For more writings by Billy Coffey check out his blog: What I Learned Today

Answer: An Increase in Female Readership

Question: What is HLAC not seeing much lately?

I’m not one to complain. Okay, maybe I am, whatever. While I seem to be reaching a broader audience, I seem to have an inordinate increase in male readers and not so many female ones. I asked myself, “How can I maintain my current readers while attracting a more feminine audience?” (I didn’t say this out loud or anything. I’m not that crazy.)

One of the ideas I came up with was to change my blogger template to include flowers, butterflies and Care Bears riding atop flying unicorns over sparkly rainbows. This was a thumbs down because it might cause me to lose some guy readership, not to mention it would place my honorary man card in serious jeopardy.

Then I thought, “I know! I’ll ask Sherri the girly girl to guest post for me from time to time. But alas, this wouldn’t work, as she is spending less time blogging these days. No really, she is. She blogs about it all the time. You should check it out.

Then the idea came to me all at once when I didn’t feel like writing a blog post and wondering how many deviled eggs is “too many”. What if I asked Billy Coffey to guest post for me on a regular basis? Now you may be asking yourself, “How do you increase your female readership by asking a Virginia redneck, manly man to guest blog for you?” The answer is, go look at his comments section. Chock full o’ women! If Nicholas Cage had a blog where he wrote short stories, he would get the same kind of comments. No, wait…Sparks…Nicholas Sparks. The Notebook guy. Chicks dig that guy.

So, starting tomorrow, Mr. Coffey will be guest blogging for me on a semi-regular basis. And by “semi-regular”, I mean whenever he has the time to write a story that he won’t be posting on his own blog or writing for a publication.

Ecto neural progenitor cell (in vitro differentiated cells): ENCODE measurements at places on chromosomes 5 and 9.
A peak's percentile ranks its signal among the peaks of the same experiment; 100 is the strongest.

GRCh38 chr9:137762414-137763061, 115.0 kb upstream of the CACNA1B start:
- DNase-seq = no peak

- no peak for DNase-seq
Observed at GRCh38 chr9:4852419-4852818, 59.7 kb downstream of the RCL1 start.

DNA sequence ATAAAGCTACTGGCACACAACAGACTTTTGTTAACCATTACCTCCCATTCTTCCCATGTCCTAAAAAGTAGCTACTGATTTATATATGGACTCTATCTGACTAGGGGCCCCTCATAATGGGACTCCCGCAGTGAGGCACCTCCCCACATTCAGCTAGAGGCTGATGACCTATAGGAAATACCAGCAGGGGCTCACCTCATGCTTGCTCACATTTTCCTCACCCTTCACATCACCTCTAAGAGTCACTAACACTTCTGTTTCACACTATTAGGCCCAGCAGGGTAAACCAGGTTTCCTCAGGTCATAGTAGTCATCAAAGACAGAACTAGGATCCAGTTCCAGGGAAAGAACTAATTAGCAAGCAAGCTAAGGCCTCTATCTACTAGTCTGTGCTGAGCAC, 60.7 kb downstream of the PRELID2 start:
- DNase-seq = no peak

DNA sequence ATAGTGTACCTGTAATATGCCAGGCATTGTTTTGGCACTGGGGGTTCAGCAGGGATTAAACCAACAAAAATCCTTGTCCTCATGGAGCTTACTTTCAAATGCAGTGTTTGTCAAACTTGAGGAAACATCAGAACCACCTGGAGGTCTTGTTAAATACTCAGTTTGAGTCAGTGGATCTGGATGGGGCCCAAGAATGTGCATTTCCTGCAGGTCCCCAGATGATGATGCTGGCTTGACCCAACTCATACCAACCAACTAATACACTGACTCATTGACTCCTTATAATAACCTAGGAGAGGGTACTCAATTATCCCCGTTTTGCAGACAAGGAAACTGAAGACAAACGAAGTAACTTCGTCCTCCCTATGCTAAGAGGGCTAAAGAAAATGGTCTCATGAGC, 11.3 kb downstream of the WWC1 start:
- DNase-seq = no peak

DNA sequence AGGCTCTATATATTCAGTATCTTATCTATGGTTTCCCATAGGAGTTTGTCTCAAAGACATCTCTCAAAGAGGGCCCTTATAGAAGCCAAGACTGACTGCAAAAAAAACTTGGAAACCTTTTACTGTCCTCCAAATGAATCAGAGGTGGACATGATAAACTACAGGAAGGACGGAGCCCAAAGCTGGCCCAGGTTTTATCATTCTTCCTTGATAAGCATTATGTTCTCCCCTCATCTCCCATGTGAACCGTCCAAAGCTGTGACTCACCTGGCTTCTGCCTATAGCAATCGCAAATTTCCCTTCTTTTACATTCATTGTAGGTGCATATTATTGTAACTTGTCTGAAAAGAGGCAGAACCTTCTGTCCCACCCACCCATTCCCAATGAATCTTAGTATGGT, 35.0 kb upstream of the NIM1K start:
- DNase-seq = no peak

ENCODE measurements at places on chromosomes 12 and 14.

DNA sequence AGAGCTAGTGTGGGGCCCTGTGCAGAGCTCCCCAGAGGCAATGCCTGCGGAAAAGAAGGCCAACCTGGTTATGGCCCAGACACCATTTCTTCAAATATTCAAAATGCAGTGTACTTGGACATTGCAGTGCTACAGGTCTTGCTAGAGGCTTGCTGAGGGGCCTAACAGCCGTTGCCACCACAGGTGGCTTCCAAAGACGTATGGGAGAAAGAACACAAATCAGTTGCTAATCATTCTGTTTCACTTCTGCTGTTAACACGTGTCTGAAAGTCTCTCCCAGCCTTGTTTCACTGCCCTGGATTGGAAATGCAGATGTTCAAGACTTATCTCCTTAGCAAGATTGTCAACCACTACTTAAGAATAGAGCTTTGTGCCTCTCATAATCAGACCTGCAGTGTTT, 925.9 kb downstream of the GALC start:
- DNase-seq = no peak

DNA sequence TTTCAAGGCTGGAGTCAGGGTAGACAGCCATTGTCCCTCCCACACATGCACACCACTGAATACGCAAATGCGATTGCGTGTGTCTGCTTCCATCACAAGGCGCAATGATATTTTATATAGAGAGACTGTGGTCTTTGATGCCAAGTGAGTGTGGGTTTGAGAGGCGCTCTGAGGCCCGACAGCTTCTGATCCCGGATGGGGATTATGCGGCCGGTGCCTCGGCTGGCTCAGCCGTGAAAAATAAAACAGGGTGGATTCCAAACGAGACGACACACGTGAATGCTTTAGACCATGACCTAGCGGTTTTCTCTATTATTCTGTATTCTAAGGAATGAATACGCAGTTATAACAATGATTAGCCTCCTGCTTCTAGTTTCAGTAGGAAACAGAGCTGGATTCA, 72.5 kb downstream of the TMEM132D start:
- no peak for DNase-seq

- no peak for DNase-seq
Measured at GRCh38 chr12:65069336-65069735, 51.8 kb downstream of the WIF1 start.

How long will Billy guest blog for me? I’m not sure. Probably until some publisher comes to their senses and decides to give him a book deal. (Or when he gets a call back from “Dancing with the Stars” – whichever comes first.) Until then, I will simply be grateful that he’s agreed to write here at all. It will class the place up a bit without having to add any extraneous rainbows unicorns or butterflies.

Tune in tomorrow…

In the meantime, you can check out Billy’s blog: What I Learned Today

And Billy – Keep reaching for the stars!

It’s all a Matter of Emphasis

One of the great things about being completely random is that I never feel the need to write something thought provoking and/or deep. I may do that accidentally sometimes, but – you know – no pressure. I’m not, after all, a writer. I’m a silly person who writes a blog that, for reasons unbeknownst to me, people read on a regular basis. I do have a theory, however. Not to brag or anything, but I think I have the uncanny ability to find really good writers in the blogosphere. And don’t try to deny it, because some of you people follow me everywhere! Hey Look a Chicken has become some sort of bloggity portal through which many people find much awesomeness. (You’re welcome.)

Oh, and check this out! The last time I wrote a post about a really good blog, the writer’s name was Koffijah. This time, his name is Billy Coffey. I really like coffee. I really like Koffijah and Billy Coffey. Did anyone else just get a little chill down their spine? No? Okay, whatever…

I suppose I could just give you a link to Billy’s blog, but he was kind enough to allow me to post a story here. Besides, I think after you read it, you will be a fan of What I Learned Today just like me. And while you’re over there, please disregard my stupid random comments sprinkled among the unabashed declarations of adoration for his writing. I just like to mix things up a little. Enough of me, here’s one of Billy’s recent posts:

Please Take One

The toy store downtown is one of those mom-and-pop deals that you can get lost in, the sort of place where you can find things that Toys R Us would never think of stocking. Good things. Great things. Things that really, really make me wish I were a kid again. Which makes shopping there both a pleasure and a curse. A pleasure because there is so much I’d like to get my kids for two weeks of chores well done. A curse because I can’t make up my mind what to get them.